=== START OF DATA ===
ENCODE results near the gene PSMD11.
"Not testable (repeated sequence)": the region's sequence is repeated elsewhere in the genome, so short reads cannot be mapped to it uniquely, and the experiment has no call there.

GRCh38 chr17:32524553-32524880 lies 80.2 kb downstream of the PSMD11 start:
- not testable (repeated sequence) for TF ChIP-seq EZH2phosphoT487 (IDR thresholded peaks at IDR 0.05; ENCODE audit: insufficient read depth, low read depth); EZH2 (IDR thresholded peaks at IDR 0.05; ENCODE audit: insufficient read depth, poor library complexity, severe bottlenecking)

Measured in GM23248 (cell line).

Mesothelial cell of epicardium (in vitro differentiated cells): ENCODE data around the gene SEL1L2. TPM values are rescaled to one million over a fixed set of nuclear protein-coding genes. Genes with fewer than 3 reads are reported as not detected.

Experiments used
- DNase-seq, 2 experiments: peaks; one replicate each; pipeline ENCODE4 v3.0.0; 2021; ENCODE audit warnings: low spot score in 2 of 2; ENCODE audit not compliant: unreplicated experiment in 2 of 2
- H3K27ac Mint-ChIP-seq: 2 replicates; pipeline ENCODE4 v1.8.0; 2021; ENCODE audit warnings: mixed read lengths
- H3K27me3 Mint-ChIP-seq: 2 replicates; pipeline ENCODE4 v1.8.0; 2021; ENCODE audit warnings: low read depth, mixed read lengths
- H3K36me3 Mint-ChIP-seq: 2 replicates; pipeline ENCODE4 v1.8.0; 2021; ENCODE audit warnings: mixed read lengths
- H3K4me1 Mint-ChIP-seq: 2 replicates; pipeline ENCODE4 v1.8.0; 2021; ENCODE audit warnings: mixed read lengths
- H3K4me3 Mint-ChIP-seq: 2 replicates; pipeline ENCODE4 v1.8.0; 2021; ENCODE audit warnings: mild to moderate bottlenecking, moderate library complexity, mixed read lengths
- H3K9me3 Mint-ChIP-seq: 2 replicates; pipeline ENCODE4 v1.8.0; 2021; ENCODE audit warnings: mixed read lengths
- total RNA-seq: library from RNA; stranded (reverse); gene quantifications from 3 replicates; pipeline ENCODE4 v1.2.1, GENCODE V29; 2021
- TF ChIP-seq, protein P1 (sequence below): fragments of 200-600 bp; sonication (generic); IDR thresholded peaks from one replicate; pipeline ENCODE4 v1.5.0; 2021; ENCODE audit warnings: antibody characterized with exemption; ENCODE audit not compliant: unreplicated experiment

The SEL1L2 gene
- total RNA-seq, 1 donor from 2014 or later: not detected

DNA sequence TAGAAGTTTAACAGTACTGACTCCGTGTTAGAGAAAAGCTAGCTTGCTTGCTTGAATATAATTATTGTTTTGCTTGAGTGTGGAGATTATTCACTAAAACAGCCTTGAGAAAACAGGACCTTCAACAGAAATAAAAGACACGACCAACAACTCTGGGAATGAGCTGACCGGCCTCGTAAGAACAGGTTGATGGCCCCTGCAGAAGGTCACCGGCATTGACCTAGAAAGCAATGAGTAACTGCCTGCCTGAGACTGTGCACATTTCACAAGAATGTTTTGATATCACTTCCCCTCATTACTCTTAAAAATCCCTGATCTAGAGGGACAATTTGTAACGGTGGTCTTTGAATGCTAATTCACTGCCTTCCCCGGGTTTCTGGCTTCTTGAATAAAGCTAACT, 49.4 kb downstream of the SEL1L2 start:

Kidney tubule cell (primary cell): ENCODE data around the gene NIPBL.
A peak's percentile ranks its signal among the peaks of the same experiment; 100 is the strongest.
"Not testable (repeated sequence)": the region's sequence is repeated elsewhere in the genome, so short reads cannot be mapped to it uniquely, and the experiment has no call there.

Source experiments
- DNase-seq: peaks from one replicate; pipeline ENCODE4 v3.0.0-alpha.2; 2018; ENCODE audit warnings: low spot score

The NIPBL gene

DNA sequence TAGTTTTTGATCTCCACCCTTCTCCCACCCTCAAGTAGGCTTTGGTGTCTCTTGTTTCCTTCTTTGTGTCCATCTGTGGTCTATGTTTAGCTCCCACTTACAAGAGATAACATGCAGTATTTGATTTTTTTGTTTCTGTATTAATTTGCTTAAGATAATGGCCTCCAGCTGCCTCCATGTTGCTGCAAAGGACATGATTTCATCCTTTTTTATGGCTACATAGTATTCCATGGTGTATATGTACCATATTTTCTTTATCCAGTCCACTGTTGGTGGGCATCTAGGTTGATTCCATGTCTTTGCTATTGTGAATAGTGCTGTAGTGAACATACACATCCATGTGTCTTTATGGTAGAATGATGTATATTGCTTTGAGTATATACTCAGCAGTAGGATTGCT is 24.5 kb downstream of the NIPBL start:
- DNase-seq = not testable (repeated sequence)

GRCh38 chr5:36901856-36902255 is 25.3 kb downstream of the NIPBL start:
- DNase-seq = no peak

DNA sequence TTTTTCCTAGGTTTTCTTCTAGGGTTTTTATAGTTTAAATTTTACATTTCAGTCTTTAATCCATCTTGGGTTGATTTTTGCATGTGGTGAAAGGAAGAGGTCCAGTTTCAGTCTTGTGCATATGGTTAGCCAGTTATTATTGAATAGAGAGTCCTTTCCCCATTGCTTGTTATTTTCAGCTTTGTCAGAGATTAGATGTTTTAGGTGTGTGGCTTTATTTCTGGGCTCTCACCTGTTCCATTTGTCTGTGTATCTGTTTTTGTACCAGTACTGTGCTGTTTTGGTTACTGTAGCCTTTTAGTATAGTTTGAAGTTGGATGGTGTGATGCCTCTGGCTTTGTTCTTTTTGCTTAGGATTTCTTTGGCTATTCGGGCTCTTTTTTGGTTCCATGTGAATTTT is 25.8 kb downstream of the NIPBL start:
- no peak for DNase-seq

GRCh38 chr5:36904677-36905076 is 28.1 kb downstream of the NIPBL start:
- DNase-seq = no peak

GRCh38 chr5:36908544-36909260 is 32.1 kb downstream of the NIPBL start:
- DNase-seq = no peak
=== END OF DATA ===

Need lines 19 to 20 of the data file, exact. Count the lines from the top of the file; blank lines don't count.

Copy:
DNA sequence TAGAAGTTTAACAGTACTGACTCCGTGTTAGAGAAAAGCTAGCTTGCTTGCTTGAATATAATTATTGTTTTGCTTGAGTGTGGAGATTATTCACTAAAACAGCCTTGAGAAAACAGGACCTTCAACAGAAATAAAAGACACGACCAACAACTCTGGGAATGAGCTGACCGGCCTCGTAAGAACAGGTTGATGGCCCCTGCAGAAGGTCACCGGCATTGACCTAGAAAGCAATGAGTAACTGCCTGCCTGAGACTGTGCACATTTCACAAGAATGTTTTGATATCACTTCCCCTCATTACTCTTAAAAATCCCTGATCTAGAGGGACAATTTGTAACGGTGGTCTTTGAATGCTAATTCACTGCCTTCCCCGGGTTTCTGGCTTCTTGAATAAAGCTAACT, 49.4 kb downstream of the SEL1L2 start:

Kidney tubule cell (primary cell): ENCODE data around the gene NIPBL.